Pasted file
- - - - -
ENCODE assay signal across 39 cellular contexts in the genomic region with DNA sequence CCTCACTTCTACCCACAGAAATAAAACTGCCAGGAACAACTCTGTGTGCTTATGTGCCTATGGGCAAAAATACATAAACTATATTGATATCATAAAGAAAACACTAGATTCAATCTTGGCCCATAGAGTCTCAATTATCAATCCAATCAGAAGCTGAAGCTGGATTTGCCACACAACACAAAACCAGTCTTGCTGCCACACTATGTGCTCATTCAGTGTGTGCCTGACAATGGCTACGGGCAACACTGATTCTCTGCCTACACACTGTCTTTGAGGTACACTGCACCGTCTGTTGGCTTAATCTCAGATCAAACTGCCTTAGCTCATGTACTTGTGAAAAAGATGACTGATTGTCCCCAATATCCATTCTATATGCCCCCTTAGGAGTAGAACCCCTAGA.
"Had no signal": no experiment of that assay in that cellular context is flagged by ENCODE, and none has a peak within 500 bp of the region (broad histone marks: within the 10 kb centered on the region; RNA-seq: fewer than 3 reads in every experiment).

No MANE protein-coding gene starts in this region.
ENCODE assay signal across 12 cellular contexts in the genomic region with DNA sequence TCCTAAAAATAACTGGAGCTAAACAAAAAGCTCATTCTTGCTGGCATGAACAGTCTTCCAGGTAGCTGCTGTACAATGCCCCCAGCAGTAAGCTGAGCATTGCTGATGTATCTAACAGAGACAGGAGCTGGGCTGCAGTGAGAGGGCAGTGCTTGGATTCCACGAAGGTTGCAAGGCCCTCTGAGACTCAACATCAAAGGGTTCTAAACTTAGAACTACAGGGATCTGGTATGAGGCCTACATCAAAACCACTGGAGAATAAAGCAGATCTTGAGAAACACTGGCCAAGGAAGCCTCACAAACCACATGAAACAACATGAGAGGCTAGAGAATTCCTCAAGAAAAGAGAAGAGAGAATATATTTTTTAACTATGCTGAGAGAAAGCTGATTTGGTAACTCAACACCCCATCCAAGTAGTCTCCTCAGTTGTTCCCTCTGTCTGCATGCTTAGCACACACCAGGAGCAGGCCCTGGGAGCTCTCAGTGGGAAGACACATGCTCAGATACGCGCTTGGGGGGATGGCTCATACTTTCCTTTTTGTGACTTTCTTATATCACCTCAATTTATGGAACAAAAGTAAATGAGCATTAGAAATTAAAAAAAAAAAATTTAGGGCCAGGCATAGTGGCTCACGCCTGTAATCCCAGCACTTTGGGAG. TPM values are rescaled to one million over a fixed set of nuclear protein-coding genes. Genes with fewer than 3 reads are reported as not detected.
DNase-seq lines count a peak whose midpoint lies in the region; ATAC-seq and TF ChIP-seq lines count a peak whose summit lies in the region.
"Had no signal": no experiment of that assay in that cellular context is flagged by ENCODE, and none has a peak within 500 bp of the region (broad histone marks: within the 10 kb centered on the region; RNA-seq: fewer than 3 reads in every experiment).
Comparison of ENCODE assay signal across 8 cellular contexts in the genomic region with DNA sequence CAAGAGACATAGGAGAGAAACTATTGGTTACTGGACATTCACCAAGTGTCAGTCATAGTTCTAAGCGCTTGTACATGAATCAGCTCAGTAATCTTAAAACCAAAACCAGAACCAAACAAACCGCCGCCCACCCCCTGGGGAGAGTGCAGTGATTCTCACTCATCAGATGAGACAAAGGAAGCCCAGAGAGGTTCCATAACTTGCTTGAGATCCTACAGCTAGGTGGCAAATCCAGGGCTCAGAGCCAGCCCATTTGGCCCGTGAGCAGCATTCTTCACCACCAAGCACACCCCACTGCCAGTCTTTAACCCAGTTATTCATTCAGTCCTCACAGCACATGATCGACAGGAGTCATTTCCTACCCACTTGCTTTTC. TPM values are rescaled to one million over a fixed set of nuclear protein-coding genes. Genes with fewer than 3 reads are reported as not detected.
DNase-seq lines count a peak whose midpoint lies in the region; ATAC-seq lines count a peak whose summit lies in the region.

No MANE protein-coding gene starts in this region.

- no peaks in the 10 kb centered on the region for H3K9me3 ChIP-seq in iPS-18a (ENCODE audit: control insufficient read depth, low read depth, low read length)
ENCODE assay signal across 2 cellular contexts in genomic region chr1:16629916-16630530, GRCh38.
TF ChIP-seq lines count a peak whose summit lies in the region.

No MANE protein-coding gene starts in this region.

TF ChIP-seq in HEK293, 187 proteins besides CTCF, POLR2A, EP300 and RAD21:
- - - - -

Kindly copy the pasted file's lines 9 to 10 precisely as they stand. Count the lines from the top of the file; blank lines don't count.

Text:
No MANE protein-coding gene starts in this region.

- no peaks in the 10 kb centered on the region for H3K9me3 ChIP-seq in iPS-18a (ENCODE audit: control insufficient read depth, low read depth, low read length)